Betrayal Begins in the Mind

Not long ago when the womanizing escapades of a famous professional athlete hit the media, a well-known sports talk-radio personality made the statement: "A man is only as faithful as his opportunities dictate."  He went on to explain that, in his view, rich and famous men have infinitely more attractive alternatives than the average man and that the temptation from these opportunities eventually overcomes marital allegiance.  While this talk-radio host was simply trying to be clever and humorous, he was actually more correct than he probably realized.  He was wrong about two things, however.  This pattern is not limited only to rich and famous people.  And, it is not limited only to men.

Research has demonstrated that the perceived availability of other potential partners has a significant impact on one's commitment to his/her marriage.  This is especially true for couples who are not satisfied in their marriages for various reasons.  All other things being equal, people are more likely to stay in their present relationship when they perceive their alternatives to be poor.  The more people are attracted to other potential opportunities the less personal dedication they have to their current partner.

If you find yourself thinking about being in a relationship with other people this is a serious red flag.  The more intense the attraction to others becomes - especially if you have a particular person in mind - the greater the jeopardy to your marital commitment.  If, at the same time, one or more people are indicating potential interest in you there is significantly greater capacity for the devotion to your spouse taking a major hit.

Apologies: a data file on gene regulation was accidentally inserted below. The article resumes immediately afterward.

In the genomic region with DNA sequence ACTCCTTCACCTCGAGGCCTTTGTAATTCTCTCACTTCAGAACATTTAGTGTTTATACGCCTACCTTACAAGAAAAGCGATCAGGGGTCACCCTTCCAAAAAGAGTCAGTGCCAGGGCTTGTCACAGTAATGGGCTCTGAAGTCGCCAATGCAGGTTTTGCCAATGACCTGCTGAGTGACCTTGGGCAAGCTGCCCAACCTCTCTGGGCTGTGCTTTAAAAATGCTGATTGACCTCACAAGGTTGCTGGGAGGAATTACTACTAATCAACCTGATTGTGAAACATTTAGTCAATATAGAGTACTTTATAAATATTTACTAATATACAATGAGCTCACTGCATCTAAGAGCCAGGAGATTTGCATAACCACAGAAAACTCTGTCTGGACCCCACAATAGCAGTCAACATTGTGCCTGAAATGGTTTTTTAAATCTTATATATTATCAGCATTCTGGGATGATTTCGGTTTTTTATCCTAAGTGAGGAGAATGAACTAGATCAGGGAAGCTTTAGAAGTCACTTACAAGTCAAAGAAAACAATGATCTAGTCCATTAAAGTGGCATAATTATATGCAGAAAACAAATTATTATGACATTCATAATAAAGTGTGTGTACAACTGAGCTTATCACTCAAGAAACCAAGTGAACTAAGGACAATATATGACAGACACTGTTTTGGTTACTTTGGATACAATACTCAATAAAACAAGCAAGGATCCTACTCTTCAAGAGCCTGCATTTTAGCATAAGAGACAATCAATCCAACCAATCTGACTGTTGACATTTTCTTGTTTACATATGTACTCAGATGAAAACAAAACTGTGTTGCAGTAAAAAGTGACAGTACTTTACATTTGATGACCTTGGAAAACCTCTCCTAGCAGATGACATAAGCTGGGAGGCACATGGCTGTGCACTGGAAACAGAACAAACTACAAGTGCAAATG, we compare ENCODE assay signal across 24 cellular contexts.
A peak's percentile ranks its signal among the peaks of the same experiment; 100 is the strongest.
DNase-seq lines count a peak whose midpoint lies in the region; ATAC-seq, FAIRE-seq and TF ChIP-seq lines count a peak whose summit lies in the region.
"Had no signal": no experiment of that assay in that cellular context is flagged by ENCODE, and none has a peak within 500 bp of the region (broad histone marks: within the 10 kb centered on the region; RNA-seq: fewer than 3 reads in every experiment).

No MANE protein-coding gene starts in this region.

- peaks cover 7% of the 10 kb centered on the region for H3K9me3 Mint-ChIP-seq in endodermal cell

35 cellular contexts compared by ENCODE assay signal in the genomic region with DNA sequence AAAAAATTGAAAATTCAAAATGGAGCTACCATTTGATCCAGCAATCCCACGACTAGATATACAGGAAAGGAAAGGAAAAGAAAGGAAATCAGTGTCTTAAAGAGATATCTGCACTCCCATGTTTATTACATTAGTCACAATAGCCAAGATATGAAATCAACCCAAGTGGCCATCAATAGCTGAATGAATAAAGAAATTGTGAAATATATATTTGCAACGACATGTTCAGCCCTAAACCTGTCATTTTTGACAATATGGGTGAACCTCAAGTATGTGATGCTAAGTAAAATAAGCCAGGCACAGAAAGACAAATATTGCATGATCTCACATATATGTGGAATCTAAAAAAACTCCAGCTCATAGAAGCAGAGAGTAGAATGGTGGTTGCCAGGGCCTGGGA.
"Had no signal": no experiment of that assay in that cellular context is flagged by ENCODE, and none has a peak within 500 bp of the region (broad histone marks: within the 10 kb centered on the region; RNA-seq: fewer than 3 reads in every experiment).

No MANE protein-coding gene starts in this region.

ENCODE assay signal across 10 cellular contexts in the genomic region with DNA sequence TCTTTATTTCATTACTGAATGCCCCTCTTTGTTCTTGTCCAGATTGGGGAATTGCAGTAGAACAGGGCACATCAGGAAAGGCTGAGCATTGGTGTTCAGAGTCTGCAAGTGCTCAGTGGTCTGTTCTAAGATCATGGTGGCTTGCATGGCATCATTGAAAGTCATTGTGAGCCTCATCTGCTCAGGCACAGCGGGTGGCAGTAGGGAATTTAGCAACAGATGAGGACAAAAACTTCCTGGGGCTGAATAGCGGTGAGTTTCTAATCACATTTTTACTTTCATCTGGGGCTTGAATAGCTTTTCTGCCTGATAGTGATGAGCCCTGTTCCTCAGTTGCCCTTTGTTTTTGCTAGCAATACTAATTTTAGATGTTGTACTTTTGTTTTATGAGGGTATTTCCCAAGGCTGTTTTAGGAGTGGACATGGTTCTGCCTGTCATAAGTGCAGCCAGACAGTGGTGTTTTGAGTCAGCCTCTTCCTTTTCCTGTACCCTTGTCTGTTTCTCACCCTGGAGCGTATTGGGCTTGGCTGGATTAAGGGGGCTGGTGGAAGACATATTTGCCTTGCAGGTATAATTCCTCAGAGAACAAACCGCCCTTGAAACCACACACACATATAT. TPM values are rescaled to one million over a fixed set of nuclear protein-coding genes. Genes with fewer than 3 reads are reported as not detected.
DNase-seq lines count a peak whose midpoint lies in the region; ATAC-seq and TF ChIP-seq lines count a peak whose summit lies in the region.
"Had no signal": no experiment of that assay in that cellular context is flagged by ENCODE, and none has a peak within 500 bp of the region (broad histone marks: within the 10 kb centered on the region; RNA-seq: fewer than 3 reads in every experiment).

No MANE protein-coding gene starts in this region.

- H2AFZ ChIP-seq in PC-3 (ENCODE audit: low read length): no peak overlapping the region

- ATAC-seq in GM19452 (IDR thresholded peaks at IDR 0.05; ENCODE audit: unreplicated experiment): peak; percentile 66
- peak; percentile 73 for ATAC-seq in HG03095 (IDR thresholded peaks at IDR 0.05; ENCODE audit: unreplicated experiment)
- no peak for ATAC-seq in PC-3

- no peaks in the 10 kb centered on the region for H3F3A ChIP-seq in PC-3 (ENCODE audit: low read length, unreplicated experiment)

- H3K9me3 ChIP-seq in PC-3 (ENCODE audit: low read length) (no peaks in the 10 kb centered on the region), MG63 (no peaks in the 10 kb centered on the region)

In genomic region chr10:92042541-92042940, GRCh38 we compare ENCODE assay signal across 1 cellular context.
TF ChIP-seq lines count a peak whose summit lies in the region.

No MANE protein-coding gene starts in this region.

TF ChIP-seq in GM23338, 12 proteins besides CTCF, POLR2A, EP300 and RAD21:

Some attempt to justify this phenomenon by concluding it's only natural to dwell on other possibilities, especially if your marriage is experiencing problems.  That may be true on some level, but it's also a huge step down the wrong path if you hope to make your marriage work.  Whether it's natural or not, you must fight this tendency if you value your relationship at all.  Others try to convince themselves that it's okay to imagine as long as you don't act on it.  This is an incredibly dangerous gamble, also.  Fantasizing (emotionally or sexually) about real, available alternative partners is teetering precariously close to the betrayal of your spouse and the destruction of your marriage.  It's no wonder that the Bible refers to this as adultery of the heart (Mat. 5:27-30). 

Here is some important information you need to know.  Studies show that people who are highly dedicated to their marriage mentally devalue other potential partners and ignore or refuse to acknowledge potential opportunities.  In other words, they look less and think less about other attractive alternatives as a matter of will.  Instead of putting mental energy into thinking about possibilities with others, they put their mental energy into creating a positive, enduring relationship with their spouse.
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